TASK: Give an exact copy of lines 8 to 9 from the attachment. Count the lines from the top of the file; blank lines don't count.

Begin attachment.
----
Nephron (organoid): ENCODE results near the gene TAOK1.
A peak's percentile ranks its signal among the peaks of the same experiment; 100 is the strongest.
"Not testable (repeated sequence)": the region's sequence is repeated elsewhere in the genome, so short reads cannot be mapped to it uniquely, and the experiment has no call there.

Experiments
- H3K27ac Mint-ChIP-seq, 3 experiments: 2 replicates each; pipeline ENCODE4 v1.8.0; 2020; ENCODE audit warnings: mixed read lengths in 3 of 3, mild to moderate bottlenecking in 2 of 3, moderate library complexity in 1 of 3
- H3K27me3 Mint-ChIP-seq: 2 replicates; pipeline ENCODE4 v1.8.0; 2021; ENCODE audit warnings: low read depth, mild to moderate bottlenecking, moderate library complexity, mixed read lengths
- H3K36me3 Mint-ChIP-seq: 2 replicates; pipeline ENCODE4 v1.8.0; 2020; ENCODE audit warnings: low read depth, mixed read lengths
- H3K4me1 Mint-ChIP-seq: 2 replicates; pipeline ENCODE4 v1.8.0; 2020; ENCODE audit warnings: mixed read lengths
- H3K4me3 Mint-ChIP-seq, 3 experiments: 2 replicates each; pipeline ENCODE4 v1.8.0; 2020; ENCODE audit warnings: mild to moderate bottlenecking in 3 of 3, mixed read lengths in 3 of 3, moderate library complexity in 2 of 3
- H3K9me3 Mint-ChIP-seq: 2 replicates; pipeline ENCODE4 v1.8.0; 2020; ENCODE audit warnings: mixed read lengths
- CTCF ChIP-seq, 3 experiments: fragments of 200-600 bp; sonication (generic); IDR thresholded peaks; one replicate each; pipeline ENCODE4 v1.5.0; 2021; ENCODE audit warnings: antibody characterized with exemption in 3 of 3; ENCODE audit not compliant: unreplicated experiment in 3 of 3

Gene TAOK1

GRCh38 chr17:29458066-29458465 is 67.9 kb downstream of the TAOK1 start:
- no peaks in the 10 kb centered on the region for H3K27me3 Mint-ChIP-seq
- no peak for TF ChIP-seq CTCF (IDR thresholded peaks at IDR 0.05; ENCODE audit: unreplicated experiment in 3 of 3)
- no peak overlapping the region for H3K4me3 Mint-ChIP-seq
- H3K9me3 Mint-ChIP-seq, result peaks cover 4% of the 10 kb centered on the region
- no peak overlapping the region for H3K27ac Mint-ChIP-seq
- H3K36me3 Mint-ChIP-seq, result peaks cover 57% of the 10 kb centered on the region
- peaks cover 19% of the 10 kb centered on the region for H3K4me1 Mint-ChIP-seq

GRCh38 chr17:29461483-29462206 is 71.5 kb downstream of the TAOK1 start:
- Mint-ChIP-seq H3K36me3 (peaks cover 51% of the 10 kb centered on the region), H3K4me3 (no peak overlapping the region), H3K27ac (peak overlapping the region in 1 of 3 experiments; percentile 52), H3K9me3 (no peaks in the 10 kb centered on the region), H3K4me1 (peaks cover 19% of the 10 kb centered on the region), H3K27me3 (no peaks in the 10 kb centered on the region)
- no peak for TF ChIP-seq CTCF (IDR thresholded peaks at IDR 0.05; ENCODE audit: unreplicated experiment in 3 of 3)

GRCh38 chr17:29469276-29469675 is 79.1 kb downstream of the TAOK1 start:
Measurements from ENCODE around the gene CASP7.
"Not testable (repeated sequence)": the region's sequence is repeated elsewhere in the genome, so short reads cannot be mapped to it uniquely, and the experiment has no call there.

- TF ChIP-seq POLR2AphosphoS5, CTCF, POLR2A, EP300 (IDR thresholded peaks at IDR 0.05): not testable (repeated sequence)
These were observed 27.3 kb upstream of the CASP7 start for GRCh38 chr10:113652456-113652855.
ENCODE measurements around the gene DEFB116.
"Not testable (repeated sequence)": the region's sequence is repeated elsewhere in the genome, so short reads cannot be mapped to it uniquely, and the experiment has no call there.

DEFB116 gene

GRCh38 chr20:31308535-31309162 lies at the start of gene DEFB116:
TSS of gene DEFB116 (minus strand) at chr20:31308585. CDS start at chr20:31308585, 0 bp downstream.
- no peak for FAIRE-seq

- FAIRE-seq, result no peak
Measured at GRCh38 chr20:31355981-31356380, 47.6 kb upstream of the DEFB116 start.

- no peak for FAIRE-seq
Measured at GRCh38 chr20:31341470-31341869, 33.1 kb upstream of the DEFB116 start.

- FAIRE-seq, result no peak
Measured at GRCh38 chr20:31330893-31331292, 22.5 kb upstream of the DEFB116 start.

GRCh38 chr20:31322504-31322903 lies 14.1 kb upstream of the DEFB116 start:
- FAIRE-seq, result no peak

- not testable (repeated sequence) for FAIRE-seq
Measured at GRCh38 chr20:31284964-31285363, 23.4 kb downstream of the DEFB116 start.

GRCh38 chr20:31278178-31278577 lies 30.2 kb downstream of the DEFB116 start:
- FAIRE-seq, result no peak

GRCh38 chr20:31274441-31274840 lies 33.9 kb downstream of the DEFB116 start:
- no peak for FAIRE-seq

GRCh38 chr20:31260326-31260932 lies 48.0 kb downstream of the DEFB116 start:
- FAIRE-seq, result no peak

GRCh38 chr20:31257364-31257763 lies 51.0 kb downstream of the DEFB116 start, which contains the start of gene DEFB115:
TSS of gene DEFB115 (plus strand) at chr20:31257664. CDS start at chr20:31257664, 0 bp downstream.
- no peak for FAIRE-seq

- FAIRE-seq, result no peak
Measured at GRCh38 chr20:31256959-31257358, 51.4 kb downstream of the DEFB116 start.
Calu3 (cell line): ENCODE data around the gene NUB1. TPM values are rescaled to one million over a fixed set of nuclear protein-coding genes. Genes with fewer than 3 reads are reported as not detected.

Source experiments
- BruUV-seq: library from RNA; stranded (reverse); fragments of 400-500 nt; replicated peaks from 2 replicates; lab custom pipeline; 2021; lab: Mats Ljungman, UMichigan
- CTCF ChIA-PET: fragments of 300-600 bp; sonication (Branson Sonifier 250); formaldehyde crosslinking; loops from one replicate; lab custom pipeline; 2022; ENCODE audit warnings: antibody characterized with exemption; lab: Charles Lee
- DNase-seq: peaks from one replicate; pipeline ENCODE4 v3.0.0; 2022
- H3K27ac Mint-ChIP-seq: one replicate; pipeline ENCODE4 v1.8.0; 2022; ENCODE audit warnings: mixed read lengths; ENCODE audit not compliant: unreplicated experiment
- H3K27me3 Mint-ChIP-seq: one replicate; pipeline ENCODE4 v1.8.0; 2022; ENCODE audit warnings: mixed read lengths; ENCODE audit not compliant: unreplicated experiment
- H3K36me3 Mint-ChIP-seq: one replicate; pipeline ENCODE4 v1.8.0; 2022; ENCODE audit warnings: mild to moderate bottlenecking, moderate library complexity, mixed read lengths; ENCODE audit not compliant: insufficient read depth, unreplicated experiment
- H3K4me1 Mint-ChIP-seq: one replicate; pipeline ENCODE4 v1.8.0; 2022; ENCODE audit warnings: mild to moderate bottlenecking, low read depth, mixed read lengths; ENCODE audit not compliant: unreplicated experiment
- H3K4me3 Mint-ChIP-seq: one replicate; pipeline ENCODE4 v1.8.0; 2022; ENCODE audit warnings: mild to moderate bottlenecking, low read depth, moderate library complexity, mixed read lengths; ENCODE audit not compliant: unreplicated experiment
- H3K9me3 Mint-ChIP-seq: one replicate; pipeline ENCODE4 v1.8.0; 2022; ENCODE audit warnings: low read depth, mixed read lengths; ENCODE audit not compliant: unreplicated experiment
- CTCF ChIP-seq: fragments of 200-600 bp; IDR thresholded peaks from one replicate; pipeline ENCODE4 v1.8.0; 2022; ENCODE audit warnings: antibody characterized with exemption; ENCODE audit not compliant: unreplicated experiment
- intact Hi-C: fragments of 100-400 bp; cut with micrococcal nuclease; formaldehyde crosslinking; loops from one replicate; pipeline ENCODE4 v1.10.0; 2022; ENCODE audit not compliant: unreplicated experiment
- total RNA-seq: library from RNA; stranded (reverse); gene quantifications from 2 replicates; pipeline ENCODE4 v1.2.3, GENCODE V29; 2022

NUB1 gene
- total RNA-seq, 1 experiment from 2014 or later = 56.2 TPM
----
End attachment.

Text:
- H3K4me1 Mint-ChIP-seq: 2 replicates; pipeline ENCODE4 v1.8.0; 2020; ENCODE audit warnings: mixed read lengths
- H3K4me3 Mint-ChIP-seq, 3 experiments: 2 replicates each; pipeline ENCODE4 v1.8.0; 2020; ENCODE audit warnings: mild to moderate bottlenecking in 3 of 3, mixed read lengths in 3 of 3, moderate library complexity in 2 of 3